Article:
Book Review: Flight of the Hummingbird

Hummingbird and Flower Photo

Image source: Getty Files

Feeling overwhelmed about the state of the planet? Read this book. Feeling like you could be doing more but don't know what to do? Read this book. Feeling like everyone is pointing and laughing because you're an eco-geek who is into recycling, composting and reusing plastic silverware? Read this book.

Flight of the Hummingbird: A Parable for the Environment, is the tale of a forest that is on fire and how the different forest animals respond to the challenge. It is often the smallest and least likely in the crowd who can make the biggest difference. The subtitle of this book should have been, 'Never doubt that a small group of thoughtful, committed citizens can change the world. Indeed, it is the only thing that ever has.' Michael Nicoll Yahgulanaas is the illustrator and each of the drawings are so appropriate and fit in beautifully with the story. This book is something that you can buy for your child that they will come back to time and again, the older they get. The parable of the hummingbird has been passed down among the Quechan people of South America and the Haida of the North Pacific, but similar stories also exist through cultures around the world.

The book also includes commentary by two individuals who are hummingbirds in their own right - Wangari Maathai and His Holiness the Dalai Lama. Maathai inspires readers by reminding them about how she started with a project planting seven trees and ended up inspiring people across Kenya to plant over 30 million trees through the Green Belt Movement. She also tells the tale of how she was introduced to the Buddhist word mottainai, which means to treat all resources with respect and gratitude, and how she now focuses on the 4 R's "reduce, reuse, recycle and repair."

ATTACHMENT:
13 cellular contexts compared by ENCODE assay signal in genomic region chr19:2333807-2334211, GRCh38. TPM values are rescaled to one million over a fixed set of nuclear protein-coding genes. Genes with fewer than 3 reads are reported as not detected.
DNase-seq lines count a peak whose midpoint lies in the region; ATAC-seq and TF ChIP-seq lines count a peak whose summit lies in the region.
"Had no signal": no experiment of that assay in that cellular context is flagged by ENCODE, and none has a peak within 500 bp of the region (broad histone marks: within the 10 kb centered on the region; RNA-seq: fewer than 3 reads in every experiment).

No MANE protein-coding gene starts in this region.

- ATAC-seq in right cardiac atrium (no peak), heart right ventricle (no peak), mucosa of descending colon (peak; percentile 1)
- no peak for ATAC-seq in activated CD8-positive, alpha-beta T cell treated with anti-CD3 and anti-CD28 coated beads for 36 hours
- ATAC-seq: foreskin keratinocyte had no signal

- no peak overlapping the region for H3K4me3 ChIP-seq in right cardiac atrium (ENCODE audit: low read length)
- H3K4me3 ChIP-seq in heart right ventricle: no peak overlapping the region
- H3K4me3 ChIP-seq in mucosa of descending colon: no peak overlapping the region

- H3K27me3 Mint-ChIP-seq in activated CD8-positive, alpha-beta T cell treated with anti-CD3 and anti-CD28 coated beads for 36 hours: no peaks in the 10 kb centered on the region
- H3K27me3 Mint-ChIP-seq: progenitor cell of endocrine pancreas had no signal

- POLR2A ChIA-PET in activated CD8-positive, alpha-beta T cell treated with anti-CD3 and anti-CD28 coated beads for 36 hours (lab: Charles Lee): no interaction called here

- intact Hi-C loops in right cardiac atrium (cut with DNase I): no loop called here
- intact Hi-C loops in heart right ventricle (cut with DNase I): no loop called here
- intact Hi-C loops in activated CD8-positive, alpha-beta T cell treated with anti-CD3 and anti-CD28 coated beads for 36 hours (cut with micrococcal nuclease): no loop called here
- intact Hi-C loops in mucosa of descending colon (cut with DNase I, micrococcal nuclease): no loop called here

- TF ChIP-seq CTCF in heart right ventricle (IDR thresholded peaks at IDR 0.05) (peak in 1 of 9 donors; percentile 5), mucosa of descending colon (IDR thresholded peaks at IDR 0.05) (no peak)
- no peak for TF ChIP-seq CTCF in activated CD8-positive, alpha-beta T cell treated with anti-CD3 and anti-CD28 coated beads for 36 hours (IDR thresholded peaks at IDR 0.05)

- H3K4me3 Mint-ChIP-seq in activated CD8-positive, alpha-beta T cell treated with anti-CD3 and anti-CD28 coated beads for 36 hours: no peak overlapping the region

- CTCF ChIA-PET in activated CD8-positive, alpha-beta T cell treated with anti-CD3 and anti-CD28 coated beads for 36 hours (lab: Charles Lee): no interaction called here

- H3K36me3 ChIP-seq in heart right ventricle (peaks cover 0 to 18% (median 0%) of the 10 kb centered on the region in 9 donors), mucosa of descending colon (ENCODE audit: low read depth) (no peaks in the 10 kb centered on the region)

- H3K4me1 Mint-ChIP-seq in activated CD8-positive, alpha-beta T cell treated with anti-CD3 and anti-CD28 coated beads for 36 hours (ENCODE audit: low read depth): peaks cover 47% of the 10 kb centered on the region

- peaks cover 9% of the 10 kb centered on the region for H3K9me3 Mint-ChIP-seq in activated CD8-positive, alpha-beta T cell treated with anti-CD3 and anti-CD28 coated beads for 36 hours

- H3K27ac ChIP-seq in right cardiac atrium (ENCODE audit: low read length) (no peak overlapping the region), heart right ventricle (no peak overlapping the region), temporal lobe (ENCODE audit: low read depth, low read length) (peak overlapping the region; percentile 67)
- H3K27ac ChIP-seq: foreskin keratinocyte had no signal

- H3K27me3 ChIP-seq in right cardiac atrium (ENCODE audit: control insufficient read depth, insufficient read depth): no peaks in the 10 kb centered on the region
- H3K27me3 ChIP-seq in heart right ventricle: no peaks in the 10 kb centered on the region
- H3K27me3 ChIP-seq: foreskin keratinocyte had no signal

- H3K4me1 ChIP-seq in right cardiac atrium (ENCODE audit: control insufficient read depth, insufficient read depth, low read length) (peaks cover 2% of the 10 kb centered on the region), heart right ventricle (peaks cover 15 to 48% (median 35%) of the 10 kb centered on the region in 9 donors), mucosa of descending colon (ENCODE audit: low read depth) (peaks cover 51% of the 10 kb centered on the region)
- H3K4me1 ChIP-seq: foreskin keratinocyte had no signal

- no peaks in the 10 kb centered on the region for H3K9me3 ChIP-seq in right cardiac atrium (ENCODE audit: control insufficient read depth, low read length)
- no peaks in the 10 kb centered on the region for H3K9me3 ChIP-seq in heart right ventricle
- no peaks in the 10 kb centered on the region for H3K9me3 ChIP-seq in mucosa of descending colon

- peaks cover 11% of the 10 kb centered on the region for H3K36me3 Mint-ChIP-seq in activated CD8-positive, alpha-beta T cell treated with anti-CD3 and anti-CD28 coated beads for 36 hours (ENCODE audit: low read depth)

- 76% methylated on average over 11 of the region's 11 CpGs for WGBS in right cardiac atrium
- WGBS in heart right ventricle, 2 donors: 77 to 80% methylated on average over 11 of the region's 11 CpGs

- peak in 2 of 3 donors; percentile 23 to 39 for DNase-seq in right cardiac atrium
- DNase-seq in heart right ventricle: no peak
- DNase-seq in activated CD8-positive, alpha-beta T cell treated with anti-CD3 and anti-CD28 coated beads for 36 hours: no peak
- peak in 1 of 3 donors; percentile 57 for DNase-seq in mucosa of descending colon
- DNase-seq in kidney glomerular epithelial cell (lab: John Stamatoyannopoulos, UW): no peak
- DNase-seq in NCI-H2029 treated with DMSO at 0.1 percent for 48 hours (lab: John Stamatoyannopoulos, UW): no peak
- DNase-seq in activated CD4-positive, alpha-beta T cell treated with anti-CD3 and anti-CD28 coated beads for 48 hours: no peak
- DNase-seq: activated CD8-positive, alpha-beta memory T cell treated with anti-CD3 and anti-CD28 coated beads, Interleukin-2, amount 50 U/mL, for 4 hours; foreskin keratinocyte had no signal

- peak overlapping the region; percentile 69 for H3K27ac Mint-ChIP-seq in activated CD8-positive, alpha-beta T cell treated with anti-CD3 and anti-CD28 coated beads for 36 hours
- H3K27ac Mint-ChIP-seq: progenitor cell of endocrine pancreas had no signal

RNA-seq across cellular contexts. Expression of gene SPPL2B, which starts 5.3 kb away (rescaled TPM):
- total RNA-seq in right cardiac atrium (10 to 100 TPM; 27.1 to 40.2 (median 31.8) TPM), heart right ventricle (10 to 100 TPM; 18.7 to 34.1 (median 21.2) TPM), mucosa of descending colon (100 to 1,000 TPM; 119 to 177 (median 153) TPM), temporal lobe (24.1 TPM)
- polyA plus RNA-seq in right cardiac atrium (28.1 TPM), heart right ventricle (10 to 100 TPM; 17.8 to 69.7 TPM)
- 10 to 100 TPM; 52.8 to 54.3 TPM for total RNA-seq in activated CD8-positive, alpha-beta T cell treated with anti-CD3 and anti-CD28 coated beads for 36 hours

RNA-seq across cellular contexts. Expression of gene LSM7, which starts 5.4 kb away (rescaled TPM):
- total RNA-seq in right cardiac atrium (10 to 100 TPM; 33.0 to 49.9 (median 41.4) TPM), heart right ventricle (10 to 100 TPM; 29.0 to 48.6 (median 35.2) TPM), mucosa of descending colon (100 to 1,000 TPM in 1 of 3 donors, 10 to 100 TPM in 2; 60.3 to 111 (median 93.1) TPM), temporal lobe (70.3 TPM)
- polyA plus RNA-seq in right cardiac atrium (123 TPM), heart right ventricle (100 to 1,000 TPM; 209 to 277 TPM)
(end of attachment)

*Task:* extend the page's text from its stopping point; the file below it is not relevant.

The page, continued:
The book also includes several other passages such as an essay by His Holiness the Dalai Lama praising the parable of the hummingbird. He says that its important to remember that we should have compassion for each other and for nature, which is both peaceful and gentle, but which can also be powerfully transforming. We might never know how our actions towards the plant affect each other, but that doesn't mean we shouldn't try to do what is right.

There is also a note from the illustrator examining about the collective power of individual actions, as well as a note about how hummingbirds, though tiny have been used throughout cultures across the world to symbolize committed determination as well as a bringer of relief.

There is talk nowadays of environmental fatigue and environmentalism being a fad. We can't afford for this to be a fad. When you get discouraged and feel like protecting the planet is a fad, read this book. A similar parable is told about dancing with a bear, 'When you're dancing with a bear, you can't get tired and sit down. You have to wait for the bear to get tired.'

Greystone Books, the publisher, has avoided almost 1 million pounds of CO2 emissions, saved 500,000 pounds of solid waste and 14,000 liters of water by using 100% post consumer recycled paper in its books.

Flight of the Hummingbird can be found on Greystone Books as well as on
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